KUSA — The inside of Matt and Cassie Childers' Baker house is pretty ripped up right now.
They’ve been replacing floors, trim, doors and pretty much everything since closing on the place in July.
“A lot of what we loved about this home in the first place is the history that came along with it,” Matt Childers said. “With the remodeling we’re doing, we’re trying to pay homage to the original character of the house.”
While replacing some trim in their office, Matt uncovered a little piece of history.
“Tucked right in about here was this blue card,” Matt explained while pointing to the wall just above the floor. “At first I thought it was an old building inspection.”
He handed the card to Cassie. After wiping away some dust and dirt, she saw what she was holding,
“I realized it said ‘The Public Library of the City of Denver,” Cassie said.
The juvenile library card was made out to Hazel Postlewait dated with an expiration date of May 31, 1929.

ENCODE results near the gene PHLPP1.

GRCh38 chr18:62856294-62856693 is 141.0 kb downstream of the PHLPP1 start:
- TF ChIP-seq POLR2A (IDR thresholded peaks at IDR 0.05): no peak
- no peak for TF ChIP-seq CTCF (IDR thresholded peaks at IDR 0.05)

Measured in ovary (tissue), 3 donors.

It explains that the penalty for keeping a book past its due date is $0.02 per day. One of the exchanges on this card is tabbed with a $0.04 fee.
Matt and Cassie reached out to the city of Denver who crunched some numbers about Hazel’s potential past due fee.
“They went as far as calculating out every day since 1929,” Matt explained, “And I think the total bill racked up to be about $700 in 1929 dollars. When you calculate for inflation, it comes out to $9,700 or something.”
Cassie added with a laugh: “We jokingly offered to pay off her balance, and we politely rescind that offer now.”
The couple plans to frame the relic and display it proudly in their new home. They also hope to learn more about the little girl with a $0.04 charge on the last book of her library card from 1929.
“I definitely plan on doing a lot more research,” Cassie said. “I want to figure out who she was, did she live here, was she a friend of somebody that lived here. We’re really interested in the history.”
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